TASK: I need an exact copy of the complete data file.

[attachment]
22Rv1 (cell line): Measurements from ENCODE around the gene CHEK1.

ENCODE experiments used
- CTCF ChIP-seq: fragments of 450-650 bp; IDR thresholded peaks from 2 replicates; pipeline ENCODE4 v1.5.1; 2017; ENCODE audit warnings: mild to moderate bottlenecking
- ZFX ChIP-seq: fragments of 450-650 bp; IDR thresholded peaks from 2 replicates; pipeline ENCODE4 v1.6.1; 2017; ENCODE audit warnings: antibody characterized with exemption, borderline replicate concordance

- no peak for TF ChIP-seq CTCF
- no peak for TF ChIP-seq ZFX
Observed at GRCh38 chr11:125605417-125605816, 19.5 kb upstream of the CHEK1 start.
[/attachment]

22Rv1 (cell line): Measurements from ENCODE around the gene CHEK1.

ENCODE experiments used
- CTCF ChIP-seq: fragments of 450-650 bp; IDR thresholded peaks from 2 replicates; pipeline ENCODE4 v1.5.1; 2017; ENCODE audit warnings: mild to moderate bottlenecking
- ZFX ChIP-seq: fragments of 450-650 bp; IDR thresholded peaks from 2 replicates; pipeline ENCODE4 v1.6.1; 2017; ENCODE audit warnings: antibody characterized with exemption, borderline replicate concordance

- no peak for TF ChIP-seq CTCF
- no peak for TF ChIP-seq ZFX
Observed at GRCh38 chr11:125605417-125605816, 19.5 kb upstream of the CHEK1 start.